Objective: To develop an evidence-based approach to the identification, prevention, and management of surgical residents with behavioral problems. Design: The American College of Surgeons and Southern Illinois University Department of Surgery hosted a 1-day think tank to develop strategies for early identification of problem residents and appropriate interventions. Participants read a selection of relevant literature before the meeting and reviewed case reports. Setting: American College of Surgeons headquarters, Chicago, Illinois. Participants: Medical and nursing leaders in the field of resident education; individuals with expertise in dealing with academic law, mental health issues, learning deficiencies, and disruptive physicians; and surgical residents. Main Outcome Measures: Evidence-based strategies for the identification, prevention, and management of problem residents. Results: Recommendations based on the literature and expert opinions have been made for the identification, remediation, and reassessment of problem residents. Conclusions: It is essential to set clear expectations for professional behavior with faculty and residents. A notice of deficiency should define the expected acceptable behavior, timeline for improvement, and consequences for noncompliance. Faculty should note and address systems problems that unintentionally reinforce and thus enable unprofessional behavior. Complaints, particularly by new residents, should be investigated and addressed promptly through a process that is transparent, fair, and reasonable. The importance of early intervention is emphasized.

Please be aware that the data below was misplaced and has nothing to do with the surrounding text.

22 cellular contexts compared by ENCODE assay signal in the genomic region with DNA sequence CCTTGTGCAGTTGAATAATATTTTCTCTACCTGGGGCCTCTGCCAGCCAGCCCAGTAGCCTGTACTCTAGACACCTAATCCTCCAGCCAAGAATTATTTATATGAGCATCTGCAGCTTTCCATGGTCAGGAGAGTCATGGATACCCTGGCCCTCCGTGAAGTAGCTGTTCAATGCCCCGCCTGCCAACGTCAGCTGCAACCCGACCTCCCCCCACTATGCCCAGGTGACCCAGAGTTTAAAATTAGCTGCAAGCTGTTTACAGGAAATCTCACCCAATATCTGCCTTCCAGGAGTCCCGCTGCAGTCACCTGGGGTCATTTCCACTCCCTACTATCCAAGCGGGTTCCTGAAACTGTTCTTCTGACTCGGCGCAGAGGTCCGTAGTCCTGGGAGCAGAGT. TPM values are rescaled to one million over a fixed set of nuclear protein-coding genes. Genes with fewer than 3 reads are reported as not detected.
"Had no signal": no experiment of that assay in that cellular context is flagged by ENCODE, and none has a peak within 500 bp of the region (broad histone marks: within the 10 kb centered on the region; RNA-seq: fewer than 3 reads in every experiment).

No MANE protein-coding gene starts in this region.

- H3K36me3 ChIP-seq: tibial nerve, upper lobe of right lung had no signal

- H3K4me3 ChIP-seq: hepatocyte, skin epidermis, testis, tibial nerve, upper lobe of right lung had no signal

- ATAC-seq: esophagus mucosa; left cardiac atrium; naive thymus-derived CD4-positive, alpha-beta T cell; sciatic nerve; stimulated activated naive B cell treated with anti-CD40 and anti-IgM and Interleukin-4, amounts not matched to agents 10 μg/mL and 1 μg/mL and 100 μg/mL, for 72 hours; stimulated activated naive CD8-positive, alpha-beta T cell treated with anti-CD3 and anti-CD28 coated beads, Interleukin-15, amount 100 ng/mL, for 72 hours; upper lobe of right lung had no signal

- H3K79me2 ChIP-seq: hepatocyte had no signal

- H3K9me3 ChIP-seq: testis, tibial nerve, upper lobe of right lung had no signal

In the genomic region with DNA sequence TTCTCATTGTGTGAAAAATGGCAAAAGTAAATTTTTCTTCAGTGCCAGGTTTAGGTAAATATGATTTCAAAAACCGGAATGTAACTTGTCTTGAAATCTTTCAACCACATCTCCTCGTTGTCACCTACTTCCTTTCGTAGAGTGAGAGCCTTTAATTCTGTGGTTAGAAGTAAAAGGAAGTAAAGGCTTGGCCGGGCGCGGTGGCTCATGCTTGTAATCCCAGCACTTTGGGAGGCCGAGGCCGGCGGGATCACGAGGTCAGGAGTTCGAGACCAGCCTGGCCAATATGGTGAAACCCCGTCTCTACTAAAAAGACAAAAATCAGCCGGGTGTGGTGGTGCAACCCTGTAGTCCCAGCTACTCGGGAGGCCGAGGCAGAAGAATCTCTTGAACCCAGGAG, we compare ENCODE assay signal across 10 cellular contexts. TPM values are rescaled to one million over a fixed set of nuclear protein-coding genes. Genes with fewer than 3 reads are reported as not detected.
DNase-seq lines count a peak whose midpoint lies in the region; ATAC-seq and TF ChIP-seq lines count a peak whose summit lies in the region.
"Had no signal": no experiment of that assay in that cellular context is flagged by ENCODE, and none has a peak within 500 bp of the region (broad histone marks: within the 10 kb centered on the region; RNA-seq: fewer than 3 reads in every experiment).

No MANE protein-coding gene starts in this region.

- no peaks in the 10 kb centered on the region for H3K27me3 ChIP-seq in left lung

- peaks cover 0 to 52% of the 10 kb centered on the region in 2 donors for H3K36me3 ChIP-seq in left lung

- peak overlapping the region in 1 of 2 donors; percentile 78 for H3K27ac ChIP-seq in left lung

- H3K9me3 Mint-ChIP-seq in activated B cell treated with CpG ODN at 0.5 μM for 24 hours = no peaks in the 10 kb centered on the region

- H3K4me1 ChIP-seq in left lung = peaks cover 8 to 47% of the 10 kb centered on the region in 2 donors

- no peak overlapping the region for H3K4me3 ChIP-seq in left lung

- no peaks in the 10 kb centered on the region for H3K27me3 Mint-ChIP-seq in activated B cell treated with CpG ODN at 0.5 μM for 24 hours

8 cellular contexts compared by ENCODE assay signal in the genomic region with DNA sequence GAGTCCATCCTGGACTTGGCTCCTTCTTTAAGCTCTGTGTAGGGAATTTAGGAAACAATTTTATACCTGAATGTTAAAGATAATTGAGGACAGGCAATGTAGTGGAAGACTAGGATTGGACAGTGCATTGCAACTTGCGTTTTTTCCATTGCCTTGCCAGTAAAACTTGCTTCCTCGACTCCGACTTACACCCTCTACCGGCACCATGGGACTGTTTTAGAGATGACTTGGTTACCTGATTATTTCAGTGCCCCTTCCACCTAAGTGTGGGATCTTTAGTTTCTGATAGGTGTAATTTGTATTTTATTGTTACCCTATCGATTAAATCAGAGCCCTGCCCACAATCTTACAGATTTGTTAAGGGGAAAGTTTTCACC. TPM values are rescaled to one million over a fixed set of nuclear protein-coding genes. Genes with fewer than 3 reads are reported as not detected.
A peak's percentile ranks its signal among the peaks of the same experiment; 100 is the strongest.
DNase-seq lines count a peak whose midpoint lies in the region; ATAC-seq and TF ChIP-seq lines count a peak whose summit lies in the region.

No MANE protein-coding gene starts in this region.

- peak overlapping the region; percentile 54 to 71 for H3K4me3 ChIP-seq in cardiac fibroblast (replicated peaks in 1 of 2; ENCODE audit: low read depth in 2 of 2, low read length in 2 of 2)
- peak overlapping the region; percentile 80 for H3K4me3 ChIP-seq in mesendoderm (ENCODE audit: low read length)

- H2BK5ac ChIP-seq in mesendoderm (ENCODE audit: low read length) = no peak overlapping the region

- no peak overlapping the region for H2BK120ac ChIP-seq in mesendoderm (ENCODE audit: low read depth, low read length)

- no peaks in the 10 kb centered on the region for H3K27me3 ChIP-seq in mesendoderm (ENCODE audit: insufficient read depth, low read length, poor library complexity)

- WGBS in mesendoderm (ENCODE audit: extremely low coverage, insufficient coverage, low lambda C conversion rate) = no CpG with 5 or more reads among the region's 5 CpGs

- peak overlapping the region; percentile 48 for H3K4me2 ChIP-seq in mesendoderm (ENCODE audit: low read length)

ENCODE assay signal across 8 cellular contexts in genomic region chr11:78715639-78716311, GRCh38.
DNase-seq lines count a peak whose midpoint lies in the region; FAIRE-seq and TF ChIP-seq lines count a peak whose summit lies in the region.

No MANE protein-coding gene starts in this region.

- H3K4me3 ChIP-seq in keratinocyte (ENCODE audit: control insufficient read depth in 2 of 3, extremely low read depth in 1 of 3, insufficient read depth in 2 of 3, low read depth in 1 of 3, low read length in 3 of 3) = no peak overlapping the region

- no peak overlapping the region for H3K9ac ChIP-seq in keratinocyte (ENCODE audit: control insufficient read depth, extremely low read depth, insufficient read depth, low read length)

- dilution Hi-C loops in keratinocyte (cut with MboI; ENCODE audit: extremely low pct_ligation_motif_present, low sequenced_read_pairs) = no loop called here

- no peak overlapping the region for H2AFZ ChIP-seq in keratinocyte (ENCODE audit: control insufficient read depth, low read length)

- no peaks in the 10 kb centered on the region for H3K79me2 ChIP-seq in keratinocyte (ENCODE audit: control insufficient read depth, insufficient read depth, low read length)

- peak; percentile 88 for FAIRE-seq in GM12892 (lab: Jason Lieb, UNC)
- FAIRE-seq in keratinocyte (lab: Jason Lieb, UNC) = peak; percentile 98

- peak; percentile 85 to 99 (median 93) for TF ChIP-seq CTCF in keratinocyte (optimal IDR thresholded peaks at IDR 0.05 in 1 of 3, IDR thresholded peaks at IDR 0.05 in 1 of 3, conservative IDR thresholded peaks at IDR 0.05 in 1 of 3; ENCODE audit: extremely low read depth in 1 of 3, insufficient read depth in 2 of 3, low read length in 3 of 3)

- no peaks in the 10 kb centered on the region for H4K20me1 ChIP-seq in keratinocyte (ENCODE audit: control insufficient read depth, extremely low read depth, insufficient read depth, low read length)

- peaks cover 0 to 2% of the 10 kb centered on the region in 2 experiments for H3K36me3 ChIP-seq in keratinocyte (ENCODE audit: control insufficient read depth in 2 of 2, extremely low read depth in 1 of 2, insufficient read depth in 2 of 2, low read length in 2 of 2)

ASJC Scopus subject areas